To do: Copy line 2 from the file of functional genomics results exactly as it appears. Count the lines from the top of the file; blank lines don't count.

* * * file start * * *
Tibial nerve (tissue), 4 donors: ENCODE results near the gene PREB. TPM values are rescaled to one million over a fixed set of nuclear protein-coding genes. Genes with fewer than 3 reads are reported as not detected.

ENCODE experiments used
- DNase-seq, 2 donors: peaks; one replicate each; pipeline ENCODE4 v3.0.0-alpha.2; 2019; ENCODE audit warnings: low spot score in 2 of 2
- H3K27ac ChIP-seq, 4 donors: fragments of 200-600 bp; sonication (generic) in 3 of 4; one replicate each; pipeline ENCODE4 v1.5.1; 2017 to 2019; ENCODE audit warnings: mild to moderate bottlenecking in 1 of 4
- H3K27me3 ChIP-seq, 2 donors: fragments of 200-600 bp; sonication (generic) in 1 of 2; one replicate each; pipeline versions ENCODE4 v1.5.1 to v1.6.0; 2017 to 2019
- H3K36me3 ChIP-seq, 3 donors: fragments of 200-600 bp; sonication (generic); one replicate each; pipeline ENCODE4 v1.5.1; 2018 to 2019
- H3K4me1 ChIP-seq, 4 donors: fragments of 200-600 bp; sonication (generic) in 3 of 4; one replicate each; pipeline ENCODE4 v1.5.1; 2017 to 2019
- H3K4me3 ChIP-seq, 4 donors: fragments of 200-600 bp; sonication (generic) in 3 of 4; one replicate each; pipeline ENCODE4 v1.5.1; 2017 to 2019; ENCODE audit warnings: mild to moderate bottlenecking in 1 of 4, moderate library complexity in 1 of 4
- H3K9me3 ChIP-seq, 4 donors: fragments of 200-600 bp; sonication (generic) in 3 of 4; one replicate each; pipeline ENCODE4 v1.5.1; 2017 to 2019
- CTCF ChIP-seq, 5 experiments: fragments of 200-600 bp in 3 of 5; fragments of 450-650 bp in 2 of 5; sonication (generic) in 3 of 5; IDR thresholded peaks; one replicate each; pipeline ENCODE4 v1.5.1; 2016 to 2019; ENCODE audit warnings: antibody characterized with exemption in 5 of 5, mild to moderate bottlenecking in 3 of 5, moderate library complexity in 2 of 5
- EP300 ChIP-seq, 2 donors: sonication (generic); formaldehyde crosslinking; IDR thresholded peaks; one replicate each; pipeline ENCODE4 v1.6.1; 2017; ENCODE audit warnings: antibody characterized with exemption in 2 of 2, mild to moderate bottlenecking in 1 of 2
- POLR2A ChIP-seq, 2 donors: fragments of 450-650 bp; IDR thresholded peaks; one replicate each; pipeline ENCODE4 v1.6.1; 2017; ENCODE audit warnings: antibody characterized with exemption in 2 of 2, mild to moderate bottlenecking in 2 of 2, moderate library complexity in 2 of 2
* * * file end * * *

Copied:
ENCODE experiments used